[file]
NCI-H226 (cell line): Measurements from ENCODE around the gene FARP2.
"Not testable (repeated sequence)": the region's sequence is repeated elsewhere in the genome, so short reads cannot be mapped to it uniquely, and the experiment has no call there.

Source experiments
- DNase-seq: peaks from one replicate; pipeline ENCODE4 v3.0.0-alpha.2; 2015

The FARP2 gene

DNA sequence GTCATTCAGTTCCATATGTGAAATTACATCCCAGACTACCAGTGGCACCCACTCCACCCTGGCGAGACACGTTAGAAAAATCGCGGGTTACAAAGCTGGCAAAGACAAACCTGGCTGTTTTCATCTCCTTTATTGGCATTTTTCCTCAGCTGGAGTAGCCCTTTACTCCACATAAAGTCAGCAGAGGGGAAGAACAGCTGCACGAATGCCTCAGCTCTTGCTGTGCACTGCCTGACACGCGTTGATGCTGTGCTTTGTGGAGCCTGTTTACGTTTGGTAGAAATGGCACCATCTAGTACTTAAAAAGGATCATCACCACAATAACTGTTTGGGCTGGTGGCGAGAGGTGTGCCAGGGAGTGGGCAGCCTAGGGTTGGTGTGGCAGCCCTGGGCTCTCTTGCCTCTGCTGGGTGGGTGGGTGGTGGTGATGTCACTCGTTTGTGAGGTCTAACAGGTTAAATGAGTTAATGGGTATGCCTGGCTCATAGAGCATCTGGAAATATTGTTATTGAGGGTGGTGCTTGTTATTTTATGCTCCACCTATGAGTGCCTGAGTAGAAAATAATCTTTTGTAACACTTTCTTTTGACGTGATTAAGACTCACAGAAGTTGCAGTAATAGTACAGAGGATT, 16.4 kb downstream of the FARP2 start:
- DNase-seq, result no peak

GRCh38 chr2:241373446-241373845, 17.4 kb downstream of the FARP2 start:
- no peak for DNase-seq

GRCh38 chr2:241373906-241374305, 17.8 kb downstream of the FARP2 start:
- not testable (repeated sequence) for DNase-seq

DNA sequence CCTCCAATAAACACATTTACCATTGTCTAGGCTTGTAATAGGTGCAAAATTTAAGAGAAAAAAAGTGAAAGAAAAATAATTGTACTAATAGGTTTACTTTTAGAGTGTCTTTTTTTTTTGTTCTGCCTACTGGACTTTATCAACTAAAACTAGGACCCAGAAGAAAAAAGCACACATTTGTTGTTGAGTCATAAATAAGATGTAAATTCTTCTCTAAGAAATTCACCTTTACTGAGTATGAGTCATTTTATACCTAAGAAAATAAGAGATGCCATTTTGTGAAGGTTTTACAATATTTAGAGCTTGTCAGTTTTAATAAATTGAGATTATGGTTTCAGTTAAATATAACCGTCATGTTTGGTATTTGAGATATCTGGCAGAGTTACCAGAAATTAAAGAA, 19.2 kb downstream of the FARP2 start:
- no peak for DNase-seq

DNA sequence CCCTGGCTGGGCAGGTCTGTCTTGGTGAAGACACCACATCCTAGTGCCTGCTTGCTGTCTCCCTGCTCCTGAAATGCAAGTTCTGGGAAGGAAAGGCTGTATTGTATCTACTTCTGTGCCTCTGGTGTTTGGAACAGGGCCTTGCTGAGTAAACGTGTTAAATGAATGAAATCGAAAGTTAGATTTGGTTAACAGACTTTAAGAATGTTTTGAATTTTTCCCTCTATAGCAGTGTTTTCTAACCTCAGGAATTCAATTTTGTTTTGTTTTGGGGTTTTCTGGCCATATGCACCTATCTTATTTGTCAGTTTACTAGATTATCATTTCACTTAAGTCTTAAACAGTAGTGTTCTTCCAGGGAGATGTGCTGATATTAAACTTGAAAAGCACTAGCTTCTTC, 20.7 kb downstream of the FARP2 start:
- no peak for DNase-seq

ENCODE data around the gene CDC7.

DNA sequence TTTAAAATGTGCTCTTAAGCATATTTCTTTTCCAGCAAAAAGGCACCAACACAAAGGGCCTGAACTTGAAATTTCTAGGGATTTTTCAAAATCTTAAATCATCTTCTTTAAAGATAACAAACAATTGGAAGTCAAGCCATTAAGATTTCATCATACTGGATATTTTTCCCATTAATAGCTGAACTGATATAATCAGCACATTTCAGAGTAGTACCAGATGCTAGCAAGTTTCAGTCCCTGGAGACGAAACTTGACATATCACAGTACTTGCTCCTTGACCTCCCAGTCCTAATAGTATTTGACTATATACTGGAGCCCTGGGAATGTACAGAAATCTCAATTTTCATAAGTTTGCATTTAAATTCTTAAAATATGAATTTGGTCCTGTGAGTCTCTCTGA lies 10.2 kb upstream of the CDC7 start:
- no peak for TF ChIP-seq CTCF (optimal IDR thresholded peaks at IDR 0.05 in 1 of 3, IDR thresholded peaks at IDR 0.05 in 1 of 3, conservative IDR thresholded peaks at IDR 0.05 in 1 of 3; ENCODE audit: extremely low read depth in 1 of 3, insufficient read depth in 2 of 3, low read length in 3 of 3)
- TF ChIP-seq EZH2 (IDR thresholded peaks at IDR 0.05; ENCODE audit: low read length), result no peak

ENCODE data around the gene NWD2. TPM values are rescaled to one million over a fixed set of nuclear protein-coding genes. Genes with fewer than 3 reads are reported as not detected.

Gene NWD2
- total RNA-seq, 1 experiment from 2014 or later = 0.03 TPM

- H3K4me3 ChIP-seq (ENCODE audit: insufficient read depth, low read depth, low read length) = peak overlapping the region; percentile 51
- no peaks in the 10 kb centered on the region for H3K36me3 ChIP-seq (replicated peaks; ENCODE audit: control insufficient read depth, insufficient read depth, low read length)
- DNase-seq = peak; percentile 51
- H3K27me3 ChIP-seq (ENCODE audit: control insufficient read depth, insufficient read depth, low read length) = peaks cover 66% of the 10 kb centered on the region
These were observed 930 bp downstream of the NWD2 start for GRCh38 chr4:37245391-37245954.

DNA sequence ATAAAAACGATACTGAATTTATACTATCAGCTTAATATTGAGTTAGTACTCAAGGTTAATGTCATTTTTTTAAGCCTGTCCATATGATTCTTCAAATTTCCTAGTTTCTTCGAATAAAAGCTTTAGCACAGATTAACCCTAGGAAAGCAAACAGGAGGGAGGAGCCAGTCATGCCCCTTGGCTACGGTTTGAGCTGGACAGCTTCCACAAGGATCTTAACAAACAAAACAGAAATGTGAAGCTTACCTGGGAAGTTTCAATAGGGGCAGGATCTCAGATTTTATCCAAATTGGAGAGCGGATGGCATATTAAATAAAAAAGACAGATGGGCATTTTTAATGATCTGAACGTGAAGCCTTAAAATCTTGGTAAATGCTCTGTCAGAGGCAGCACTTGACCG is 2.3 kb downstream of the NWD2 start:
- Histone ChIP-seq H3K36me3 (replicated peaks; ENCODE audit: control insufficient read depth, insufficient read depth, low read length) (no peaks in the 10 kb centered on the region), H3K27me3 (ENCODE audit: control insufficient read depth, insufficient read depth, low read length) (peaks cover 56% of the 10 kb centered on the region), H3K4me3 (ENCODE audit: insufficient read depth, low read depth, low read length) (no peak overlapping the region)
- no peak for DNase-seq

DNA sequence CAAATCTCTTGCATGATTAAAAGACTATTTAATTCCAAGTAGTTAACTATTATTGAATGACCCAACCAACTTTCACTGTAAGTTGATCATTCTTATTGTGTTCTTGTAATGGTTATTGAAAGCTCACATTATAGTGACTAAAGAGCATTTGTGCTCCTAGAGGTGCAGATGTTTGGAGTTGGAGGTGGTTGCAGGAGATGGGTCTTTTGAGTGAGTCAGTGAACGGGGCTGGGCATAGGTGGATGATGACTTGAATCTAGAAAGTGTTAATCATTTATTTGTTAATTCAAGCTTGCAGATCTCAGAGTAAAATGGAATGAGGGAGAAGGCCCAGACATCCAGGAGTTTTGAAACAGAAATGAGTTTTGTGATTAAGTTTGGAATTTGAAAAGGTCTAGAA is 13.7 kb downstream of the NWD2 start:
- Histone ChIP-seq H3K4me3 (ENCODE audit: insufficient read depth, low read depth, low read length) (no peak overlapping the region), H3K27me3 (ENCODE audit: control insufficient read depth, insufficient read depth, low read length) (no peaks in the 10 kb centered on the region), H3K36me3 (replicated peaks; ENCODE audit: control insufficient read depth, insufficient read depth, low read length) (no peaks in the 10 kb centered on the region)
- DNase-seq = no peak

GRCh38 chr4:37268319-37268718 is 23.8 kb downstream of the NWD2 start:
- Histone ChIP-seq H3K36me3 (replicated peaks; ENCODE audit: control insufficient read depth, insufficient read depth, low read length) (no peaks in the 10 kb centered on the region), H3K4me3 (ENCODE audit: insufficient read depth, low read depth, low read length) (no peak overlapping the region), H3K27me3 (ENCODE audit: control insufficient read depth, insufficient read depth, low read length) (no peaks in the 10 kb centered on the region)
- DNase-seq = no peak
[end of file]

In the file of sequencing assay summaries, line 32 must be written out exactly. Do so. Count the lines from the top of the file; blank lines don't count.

- Histone ChIP-seq H3K4me3 (ENCODE audit: insufficient read depth, low read depth, low read length) (no peak overlapping the region), H3K27me3 (ENCODE audit: control insufficient read depth, insufficient read depth, low read length) (no peaks in the 10 kb centered on the region), H3K36me3 (replicated peaks; ENCODE audit: control insufficient read depth, insufficient read depth, low read length) (no peaks in the 10 kb centered on the region)